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Title: Effect of vitamin D and whole body vibration on High Resolution peripheral Quantitative Computed Tomography (HR-pQCT) parameters of the distal tibia
Author: Alshamrani, Hassan A.
ISNI:       0000 0004 7651 8359
Awarding Body: University of Sheffield
Current Institution: University of Sheffield
Date of Award: 2019
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Vitamin D, calcium and physical activity are important factors for bone health. A cross sectional study was conducted in Chapter 2 to assess vitamin D intake, calcium intake and physical activity among children with wrist or ankle injuries and their association with fracture risk. The majority of children had low vitamin D and calcium intake. The logistic regression indicated that there was a small but significant relationship between calcium intake and fracture risk (OR per SD increase = 0.998; 95% CI, 0.997 - 0.999) but no significant relationship was found between vitamin D intake and fracture risk. In the following section (Chapters 3, 4, 5 and 6), a randomised controlled trial was conducted to determine the effect of whole body vibration and a large single dose of vitamin D (150,000 IU) on bone density of the distal tibia as measured by HRpQCT. The study consisted of four parallel groups of equal numbers (40 in total); WBV and placebo group, placebo group, vitamin D group and vitamin D+ WBV group. Measurements (HR-pQCT, serum 25 (OH)D, PTH, bone profile) were collected at baseline and after 12 weeks (during week 13). The median baseline serum 25(OH)D for all participants was 23 nmol/L. The high dose of vitamin D was well tolerated. There was a significant increase in serum 25 (OH)D in vitamin D and vitamin D+WBV groups relative to the placebo group (all p < 0.01). There was a significant decrease in PTH in vitamin D group relative to the placebo group (p=0.013). After 12 weeks, vitamin D group showed the greatest increase in total bone density (increased by 2.7 mg/cm3 relative to the placebo group, p= 0.05). The main findings of this study indicated that the large single dose of vitamin D and 12 weeks of WBV did not improve bone density, bone microarchitecture or bone strength.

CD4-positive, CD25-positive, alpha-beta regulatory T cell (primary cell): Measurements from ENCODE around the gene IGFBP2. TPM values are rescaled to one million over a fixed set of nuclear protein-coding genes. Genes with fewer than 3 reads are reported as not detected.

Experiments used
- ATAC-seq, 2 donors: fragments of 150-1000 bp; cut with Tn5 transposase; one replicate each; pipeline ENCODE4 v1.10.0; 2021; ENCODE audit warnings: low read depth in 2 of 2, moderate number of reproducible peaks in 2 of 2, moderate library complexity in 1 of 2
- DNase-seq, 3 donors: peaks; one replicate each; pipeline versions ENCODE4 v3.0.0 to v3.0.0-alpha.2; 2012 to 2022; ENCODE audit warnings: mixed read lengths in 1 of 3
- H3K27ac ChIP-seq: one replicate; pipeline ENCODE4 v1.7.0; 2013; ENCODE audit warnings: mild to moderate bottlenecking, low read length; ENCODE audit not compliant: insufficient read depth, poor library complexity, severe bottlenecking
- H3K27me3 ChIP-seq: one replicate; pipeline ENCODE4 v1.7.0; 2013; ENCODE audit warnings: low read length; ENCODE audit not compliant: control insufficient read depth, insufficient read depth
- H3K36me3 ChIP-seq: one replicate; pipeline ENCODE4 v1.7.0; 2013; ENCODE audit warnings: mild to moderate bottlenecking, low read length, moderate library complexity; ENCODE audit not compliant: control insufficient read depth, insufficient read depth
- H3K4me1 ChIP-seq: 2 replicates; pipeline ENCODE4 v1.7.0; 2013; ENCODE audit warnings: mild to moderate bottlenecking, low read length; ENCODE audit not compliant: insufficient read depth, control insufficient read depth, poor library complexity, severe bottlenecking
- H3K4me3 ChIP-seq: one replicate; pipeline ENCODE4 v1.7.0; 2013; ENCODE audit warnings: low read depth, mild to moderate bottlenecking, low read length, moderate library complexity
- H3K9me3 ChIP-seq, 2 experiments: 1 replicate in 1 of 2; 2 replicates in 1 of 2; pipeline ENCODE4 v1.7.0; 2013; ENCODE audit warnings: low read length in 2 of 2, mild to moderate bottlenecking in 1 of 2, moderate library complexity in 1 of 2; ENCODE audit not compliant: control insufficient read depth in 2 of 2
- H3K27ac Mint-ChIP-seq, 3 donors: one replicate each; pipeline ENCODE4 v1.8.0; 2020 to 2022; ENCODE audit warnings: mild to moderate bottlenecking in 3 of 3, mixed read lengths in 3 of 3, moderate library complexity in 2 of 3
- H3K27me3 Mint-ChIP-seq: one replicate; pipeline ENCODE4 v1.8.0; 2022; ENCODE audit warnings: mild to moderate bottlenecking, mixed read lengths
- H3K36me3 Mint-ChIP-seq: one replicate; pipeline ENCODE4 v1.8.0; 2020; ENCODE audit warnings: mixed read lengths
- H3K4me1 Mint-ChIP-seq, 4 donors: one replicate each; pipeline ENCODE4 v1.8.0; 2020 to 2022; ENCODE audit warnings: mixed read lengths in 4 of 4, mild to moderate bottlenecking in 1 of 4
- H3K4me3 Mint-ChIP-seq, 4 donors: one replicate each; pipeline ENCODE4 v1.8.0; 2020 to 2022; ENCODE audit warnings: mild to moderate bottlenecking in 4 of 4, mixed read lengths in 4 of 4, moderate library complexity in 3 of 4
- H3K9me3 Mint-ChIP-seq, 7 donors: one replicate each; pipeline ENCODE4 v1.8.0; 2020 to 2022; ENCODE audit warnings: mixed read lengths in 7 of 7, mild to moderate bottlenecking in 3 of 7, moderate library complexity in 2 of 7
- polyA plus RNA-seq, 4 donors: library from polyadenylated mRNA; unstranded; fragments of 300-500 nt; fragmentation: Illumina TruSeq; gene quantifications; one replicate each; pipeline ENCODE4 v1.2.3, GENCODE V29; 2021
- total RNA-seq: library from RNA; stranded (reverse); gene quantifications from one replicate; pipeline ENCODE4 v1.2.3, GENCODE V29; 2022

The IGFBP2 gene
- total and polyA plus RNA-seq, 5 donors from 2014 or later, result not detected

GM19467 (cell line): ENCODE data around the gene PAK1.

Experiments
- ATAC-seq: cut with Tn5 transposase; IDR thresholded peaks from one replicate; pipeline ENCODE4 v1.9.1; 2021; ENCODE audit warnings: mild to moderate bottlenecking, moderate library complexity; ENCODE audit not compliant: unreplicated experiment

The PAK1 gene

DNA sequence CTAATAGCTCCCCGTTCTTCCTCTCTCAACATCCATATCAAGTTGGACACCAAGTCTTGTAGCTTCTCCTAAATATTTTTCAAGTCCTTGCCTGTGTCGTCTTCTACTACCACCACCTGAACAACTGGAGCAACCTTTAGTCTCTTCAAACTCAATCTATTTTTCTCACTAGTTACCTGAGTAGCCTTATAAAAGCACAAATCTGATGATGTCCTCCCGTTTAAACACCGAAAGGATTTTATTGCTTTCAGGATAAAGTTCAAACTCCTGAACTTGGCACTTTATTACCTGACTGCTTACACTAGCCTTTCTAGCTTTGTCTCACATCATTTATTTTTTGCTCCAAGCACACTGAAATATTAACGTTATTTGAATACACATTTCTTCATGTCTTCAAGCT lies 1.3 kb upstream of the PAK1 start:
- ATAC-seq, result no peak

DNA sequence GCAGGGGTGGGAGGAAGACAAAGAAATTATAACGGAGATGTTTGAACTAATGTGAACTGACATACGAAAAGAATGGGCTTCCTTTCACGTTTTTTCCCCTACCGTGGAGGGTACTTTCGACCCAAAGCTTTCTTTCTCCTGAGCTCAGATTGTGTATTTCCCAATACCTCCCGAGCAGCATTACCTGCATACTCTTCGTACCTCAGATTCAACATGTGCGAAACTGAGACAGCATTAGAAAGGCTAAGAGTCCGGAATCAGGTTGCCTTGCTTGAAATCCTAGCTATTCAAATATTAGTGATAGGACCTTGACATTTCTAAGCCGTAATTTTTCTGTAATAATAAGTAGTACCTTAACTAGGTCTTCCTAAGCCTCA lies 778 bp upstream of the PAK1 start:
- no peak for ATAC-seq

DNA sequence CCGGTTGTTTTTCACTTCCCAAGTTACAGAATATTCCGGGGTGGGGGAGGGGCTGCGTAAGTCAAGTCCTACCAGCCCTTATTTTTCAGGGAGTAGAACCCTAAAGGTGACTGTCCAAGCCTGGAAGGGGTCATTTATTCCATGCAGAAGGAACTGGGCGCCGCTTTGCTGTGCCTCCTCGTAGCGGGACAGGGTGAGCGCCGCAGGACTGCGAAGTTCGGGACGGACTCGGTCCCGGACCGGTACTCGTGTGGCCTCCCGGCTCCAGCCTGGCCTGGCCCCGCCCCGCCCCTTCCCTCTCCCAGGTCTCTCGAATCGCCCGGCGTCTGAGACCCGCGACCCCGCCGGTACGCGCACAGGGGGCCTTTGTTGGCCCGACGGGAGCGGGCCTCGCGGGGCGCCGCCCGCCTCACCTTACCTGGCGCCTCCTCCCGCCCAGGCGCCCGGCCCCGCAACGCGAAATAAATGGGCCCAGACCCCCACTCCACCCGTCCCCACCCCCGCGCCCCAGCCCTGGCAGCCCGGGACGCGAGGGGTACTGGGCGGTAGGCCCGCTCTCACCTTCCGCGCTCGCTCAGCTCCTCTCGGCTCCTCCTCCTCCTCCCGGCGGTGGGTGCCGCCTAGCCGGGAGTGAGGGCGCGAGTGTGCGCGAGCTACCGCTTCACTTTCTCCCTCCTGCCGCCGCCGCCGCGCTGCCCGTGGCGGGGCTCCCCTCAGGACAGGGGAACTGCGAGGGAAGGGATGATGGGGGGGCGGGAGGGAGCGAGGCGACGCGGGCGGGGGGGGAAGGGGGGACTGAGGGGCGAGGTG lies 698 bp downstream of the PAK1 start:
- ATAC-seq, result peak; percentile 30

Supervisor: Offiah, Amaka C. ; Bishop, Nick ; Paggiosi, Margaret Sponsor: Not available
Qualification Name: Thesis (Ph.D.) Qualification Level: Doctoral
EThOS ID:  DOI: Not available